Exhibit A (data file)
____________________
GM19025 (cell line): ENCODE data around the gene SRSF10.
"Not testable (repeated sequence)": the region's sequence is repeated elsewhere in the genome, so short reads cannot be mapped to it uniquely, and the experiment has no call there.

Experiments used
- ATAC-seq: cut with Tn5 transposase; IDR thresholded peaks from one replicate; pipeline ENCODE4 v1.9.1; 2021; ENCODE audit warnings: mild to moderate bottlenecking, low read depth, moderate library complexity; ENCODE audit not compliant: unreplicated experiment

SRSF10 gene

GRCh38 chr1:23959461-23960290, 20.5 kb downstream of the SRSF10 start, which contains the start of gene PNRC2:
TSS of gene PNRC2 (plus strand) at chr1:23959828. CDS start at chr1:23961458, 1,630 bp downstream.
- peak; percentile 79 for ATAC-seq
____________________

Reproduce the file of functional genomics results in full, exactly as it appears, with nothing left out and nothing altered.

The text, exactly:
GM19025 (cell line): ENCODE data around the gene SRSF10.
"Not testable (repeated sequence)": the region's sequence is repeated elsewhere in the genome, so short reads cannot be mapped to it uniquely, and the experiment has no call there.

Experiments used
- ATAC-seq: cut with Tn5 transposase; IDR thresholded peaks from one replicate; pipeline ENCODE4 v1.9.1; 2021; ENCODE audit warnings: mild to moderate bottlenecking, low read depth, moderate library complexity; ENCODE audit not compliant: unreplicated experiment

SRSF10 gene

GRCh38 chr1:23959461-23960290, 20.5 kb downstream of the SRSF10 start, which contains the start of gene PNRC2:
TSS of gene PNRC2 (plus strand) at chr1:23959828. CDS start at chr1:23961458, 1,630 bp downstream.
- peak; percentile 79 for ATAC-seq